Otherwise, the 1912 games were the largest since the Olympics were revived in 1896. Close to twenty-five hundred athletes participated, representing twenty-eight nations. Sweden, the host country, garnered the most medals: twenty-four gold, twenty-four silver, and seventeen bronze, for a total of sixty-five. The United States earned sixty-one: twenty-three gold, nineteen silver, and nineteen bronze.
In addition to Thorpe, Americans triumphed in other track-and-field events. Ralph Craig (1889–1972), of the University of Michigan, won the 1200-meter and 200-meter races. Syracuse University's Charles Reidpath (1889–1975) captured the gold in the 400 meters, in an Olympic-record 48.2 seconds. James "Ted" Meredith (c.1895–1957), a Pennsylvania schoolboy, won the 800 meters in a world-record 1:51.9. Americans swept the medals in the pole vault, shot-put, and 110-meter high hurdles. (Throughout the decade, American track-and-field athletes consistently broke records and revolutionized their events. Among them were Howard P. Drew, an African American who was hailed as the "world's fastest human"; runners John Paul Jones, Abel Kiviat, and Norman Taber; high-jumper George Horine; pole-vaulter Marc Wright; and shot-putter Patrick J. McDonald.) Another noteworthy 1912 Olympian was Hawaii's Duke Kahanamoku (1890–1968), who won the 100-meter freestyle, the first of his five swimming medals spread over four Olympics.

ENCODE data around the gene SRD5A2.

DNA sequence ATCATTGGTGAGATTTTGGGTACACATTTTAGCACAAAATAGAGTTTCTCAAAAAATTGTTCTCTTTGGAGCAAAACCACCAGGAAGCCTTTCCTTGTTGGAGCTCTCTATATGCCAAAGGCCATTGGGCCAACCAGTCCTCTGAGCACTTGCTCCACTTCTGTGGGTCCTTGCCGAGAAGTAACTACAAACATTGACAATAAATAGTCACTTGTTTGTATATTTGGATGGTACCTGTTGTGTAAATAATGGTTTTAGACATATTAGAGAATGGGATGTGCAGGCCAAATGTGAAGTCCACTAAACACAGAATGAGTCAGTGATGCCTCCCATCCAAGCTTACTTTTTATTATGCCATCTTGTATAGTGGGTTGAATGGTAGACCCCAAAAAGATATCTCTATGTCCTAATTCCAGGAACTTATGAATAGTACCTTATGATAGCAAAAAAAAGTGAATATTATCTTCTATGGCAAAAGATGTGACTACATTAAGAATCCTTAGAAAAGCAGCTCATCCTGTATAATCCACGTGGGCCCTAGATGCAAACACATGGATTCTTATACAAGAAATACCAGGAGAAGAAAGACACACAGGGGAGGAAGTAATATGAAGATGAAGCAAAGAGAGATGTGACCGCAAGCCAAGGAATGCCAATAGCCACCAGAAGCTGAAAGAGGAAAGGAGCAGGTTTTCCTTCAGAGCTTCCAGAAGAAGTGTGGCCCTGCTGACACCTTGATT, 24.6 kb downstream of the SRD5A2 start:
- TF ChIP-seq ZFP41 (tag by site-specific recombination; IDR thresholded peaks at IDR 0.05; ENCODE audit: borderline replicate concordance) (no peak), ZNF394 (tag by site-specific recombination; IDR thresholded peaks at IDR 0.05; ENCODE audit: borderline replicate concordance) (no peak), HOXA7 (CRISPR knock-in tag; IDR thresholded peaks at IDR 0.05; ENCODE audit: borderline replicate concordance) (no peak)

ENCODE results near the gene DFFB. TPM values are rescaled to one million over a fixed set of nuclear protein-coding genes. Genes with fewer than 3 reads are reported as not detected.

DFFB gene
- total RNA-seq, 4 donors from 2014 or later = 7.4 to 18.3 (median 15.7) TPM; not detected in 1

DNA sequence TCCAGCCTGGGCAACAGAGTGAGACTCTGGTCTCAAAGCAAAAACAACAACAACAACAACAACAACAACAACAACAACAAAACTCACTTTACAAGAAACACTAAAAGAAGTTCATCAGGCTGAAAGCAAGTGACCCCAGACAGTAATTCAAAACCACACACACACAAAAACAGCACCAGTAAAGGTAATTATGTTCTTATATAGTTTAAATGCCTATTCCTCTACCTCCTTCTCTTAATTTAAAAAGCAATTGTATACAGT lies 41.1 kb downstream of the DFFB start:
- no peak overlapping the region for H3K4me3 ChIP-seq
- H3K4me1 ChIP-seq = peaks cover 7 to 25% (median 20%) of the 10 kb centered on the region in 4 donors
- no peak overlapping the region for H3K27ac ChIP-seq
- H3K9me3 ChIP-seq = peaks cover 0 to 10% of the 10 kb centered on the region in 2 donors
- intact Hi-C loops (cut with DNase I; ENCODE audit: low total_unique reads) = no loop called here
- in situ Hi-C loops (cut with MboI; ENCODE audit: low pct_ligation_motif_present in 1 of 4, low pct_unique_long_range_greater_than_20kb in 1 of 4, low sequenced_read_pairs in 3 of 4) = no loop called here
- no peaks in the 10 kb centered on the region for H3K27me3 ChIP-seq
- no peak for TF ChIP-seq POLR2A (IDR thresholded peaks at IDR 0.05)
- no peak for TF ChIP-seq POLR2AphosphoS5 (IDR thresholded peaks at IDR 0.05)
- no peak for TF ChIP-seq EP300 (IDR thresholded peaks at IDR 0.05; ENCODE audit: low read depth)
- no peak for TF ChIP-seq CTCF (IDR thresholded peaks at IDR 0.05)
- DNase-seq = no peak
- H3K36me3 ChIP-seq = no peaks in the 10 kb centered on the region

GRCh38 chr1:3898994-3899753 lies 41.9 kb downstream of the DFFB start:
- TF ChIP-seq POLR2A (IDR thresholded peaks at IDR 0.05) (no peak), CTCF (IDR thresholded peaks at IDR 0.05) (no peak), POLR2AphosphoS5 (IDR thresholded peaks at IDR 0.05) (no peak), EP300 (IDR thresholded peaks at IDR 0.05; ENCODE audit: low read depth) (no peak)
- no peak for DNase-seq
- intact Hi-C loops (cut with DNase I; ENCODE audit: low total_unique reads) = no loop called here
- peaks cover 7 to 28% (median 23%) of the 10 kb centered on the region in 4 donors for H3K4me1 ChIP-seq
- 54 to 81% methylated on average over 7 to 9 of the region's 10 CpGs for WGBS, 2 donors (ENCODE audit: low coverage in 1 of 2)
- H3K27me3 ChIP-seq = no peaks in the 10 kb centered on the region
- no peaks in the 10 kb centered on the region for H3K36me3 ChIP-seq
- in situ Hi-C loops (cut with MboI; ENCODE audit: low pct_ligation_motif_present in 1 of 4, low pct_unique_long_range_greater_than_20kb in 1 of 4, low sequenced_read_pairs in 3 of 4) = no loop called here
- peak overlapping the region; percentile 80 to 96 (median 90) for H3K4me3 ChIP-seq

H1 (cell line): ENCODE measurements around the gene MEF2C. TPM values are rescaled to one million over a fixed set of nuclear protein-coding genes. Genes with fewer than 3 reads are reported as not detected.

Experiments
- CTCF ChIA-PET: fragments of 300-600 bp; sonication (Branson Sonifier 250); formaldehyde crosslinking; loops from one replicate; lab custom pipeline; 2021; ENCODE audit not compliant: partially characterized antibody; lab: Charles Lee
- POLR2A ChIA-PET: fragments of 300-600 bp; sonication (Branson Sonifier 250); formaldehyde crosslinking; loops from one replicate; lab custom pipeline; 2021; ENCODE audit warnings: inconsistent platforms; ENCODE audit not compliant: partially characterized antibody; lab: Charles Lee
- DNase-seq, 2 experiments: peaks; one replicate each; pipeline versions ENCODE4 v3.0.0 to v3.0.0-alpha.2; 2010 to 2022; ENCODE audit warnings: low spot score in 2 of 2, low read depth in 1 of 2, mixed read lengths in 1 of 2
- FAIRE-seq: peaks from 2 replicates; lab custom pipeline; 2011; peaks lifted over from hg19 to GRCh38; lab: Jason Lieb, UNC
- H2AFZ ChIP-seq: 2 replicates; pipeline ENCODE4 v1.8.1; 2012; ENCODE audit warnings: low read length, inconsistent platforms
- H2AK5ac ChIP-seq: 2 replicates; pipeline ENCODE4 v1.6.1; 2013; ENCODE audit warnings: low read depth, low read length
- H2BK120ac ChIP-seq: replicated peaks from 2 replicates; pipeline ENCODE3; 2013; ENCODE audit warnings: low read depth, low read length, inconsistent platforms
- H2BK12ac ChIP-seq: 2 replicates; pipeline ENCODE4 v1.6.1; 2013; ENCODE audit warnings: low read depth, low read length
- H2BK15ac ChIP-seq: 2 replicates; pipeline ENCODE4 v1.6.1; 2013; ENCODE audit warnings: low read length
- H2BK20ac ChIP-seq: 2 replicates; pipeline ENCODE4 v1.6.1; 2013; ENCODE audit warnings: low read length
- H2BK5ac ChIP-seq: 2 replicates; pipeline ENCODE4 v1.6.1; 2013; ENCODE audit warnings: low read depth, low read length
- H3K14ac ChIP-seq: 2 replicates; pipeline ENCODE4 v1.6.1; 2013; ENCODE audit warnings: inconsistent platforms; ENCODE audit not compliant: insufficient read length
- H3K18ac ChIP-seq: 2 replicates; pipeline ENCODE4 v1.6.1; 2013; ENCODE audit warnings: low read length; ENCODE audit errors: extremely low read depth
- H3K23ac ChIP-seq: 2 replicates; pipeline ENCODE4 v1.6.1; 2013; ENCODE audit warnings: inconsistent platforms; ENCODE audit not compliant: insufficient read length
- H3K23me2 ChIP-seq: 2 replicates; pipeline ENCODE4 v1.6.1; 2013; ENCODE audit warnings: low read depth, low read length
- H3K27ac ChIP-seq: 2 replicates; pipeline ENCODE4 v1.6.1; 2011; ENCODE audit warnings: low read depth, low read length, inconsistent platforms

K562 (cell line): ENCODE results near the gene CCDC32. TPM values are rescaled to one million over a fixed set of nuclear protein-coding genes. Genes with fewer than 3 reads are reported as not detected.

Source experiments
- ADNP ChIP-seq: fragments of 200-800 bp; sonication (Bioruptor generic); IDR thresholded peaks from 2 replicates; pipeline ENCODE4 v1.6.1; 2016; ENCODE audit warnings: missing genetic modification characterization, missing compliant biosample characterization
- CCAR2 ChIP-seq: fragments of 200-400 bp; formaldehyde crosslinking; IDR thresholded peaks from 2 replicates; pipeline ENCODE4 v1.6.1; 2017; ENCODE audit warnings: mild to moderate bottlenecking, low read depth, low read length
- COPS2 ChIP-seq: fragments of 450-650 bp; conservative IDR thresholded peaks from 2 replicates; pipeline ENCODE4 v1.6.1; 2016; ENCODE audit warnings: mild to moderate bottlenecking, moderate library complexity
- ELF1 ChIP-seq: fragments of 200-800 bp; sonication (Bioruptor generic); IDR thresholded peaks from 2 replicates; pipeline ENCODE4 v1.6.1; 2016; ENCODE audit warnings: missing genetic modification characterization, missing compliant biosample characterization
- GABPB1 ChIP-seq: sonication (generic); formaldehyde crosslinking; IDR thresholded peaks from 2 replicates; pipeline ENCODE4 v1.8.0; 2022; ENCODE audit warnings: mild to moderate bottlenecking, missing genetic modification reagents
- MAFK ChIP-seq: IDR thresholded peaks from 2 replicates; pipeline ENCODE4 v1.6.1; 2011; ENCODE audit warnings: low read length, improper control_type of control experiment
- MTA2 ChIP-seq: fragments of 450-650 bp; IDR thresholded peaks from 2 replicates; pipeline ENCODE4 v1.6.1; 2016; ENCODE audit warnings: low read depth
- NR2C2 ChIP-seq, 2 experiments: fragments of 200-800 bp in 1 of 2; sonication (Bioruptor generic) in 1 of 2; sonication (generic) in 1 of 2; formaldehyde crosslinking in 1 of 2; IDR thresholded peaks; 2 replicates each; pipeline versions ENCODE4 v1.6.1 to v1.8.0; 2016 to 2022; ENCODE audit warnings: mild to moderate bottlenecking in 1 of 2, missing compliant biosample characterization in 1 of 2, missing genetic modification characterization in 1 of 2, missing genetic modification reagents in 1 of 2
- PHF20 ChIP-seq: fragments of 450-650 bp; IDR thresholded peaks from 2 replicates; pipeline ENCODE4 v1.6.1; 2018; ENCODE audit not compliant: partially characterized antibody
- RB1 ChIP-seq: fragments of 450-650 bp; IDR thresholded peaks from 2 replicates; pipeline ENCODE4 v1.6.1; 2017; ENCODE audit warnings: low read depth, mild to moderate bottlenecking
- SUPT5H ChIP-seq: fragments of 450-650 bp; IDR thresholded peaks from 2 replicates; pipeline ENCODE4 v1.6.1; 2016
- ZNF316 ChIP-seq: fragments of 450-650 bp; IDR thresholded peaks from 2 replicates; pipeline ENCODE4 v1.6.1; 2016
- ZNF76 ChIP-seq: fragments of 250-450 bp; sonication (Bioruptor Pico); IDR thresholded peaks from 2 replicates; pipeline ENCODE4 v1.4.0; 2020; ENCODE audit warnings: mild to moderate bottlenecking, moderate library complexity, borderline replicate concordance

U.S. Lawn Tennis Association Singles Champions
|Year||Male Winner||Female Winner|
|1910||William A. Larned||Hazel V. Hotchkiss|
|1911||William A. Larned||Hazel V. Hotchkiss|
|1912||Maurice E. McLoughlin||Mary K. Browne|
|1913||Maurice E. McLoughlin||Mary K. Browne|
|1914||Richard Norris Williams II||Mary K. Browne|
|1915||William M. Johnston||Molla Bjurstedt|
|1916||Richard Norris Williams||Molla Bjurstedt|
|1917||Robert L. Murray||Molla Bjurstedt|
|1918||Robert L. Murray||Molla Bjurstedt|
|1919||William M. Johnston||Hazel Hotchkiss Wightman|
That year the International Olympic Committee (IOC) expanded women's events, adding swimming and diving. Many opposed this change; in fact, James E. Sullivan (1862–1914), head of the Amateur Athletic Union (AAU), was against all women's sports. He refused to allow American women divers and swimmers to compete in the Olympics.
Since 1896, Germany had vigorously campaigned to host the Olympics. Upon learning that Berlin would be the likely site for the 1916 games, the Germans commenced construction of a thirty-four-thousand-seat stadium. However, the start of World War I effectively canceled the games.